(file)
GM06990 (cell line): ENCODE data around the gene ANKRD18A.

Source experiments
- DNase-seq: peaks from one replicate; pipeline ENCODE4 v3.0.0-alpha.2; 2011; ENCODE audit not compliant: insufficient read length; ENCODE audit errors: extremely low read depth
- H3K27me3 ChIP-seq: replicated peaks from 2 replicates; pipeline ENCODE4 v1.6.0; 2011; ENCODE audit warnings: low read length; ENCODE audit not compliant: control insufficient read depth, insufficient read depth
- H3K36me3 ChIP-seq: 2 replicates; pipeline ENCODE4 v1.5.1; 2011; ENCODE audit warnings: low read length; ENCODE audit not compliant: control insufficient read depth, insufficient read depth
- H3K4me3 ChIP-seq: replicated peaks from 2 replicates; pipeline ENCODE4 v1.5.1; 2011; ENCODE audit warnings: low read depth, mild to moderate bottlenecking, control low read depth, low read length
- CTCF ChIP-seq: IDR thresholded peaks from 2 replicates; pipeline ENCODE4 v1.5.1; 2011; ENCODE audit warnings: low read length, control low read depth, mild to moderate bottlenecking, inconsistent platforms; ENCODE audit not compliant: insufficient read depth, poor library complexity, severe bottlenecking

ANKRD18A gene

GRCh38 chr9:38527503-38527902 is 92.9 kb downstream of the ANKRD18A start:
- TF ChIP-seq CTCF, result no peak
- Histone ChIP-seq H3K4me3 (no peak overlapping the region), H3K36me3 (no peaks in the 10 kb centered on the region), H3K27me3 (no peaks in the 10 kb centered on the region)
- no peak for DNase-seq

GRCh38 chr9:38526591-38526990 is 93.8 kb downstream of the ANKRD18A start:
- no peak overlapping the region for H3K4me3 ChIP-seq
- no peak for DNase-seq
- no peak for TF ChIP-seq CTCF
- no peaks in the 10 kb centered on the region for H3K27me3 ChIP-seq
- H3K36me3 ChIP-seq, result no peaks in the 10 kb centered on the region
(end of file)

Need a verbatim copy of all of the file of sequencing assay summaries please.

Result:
GM06990 (cell line): ENCODE data around the gene ANKRD18A.

Source experiments
- DNase-seq: peaks from one replicate; pipeline ENCODE4 v3.0.0-alpha.2; 2011; ENCODE audit not compliant: insufficient read length; ENCODE audit errors: extremely low read depth
- H3K27me3 ChIP-seq: replicated peaks from 2 replicates; pipeline ENCODE4 v1.6.0; 2011; ENCODE audit warnings: low read length; ENCODE audit not compliant: control insufficient read depth, insufficient read depth
- H3K36me3 ChIP-seq: 2 replicates; pipeline ENCODE4 v1.5.1; 2011; ENCODE audit warnings: low read length; ENCODE audit not compliant: control insufficient read depth, insufficient read depth
- H3K4me3 ChIP-seq: replicated peaks from 2 replicates; pipeline ENCODE4 v1.5.1; 2011; ENCODE audit warnings: low read depth, mild to moderate bottlenecking, control low read depth, low read length
- CTCF ChIP-seq: IDR thresholded peaks from 2 replicates; pipeline ENCODE4 v1.5.1; 2011; ENCODE audit warnings: low read length, control low read depth, mild to moderate bottlenecking, inconsistent platforms; ENCODE audit not compliant: insufficient read depth, poor library complexity, severe bottlenecking

ANKRD18A gene

GRCh38 chr9:38527503-38527902 is 92.9 kb downstream of the ANKRD18A start:
- TF ChIP-seq CTCF, result no peak
- Histone ChIP-seq H3K4me3 (no peak overlapping the region), H3K36me3 (no peaks in the 10 kb centered on the region), H3K27me3 (no peaks in the 10 kb centered on the region)
- no peak for DNase-seq

GRCh38 chr9:38526591-38526990 is 93.8 kb downstream of the ANKRD18A start:
- no peak overlapping the region for H3K4me3 ChIP-seq
- no peak for DNase-seq
- no peak for TF ChIP-seq CTCF
- no peaks in the 10 kb centered on the region for H3K27me3 ChIP-seq
- H3K36me3 ChIP-seq, result no peaks in the 10 kb centered on the region